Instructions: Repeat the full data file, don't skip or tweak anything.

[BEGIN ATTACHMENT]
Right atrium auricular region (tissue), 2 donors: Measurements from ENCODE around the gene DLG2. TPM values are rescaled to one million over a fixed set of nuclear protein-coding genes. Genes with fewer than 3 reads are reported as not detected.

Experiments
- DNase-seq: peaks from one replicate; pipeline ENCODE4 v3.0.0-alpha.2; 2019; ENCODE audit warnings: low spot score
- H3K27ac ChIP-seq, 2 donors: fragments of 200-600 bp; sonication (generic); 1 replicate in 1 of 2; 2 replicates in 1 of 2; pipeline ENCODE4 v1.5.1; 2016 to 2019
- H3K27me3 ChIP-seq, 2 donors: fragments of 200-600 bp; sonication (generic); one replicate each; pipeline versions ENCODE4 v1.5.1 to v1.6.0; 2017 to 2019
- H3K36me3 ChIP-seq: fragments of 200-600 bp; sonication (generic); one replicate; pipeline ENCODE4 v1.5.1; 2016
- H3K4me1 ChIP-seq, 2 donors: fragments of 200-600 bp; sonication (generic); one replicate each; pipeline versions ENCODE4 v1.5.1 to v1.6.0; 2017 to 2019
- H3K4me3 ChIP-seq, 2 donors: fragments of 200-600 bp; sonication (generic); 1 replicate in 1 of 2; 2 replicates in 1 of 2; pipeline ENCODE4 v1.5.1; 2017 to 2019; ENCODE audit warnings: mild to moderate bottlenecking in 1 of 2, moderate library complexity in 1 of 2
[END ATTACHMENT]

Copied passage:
Right atrium auricular region (tissue), 2 donors: Measurements from ENCODE around the gene DLG2. TPM values are rescaled to one million over a fixed set of nuclear protein-coding genes. Genes with fewer than 3 reads are reported as not detected.

Experiments
- DNase-seq: peaks from one replicate; pipeline ENCODE4 v3.0.0-alpha.2; 2019; ENCODE audit warnings: low spot score
- H3K27ac ChIP-seq, 2 donors: fragments of 200-600 bp; sonication (generic); 1 replicate in 1 of 2; 2 replicates in 1 of 2; pipeline ENCODE4 v1.5.1; 2016 to 2019
- H3K27me3 ChIP-seq, 2 donors: fragments of 200-600 bp; sonication (generic); one replicate each; pipeline versions ENCODE4 v1.5.1 to v1.6.0; 2017 to 2019
- H3K36me3 ChIP-seq: fragments of 200-600 bp; sonication (generic); one replicate; pipeline ENCODE4 v1.5.1; 2016
- H3K4me1 ChIP-seq, 2 donors: fragments of 200-600 bp; sonication (generic); one replicate each; pipeline versions ENCODE4 v1.5.1 to v1.6.0; 2017 to 2019
- H3K4me3 ChIP-seq, 2 donors: fragments of 200-600 bp; sonication (generic); 1 replicate in 1 of 2; 2 replicates in 1 of 2; pipeline ENCODE4 v1.5.1; 2017 to 2019; ENCODE audit warnings: mild to moderate bottlenecking in 1 of 2, moderate library complexity in 1 of 2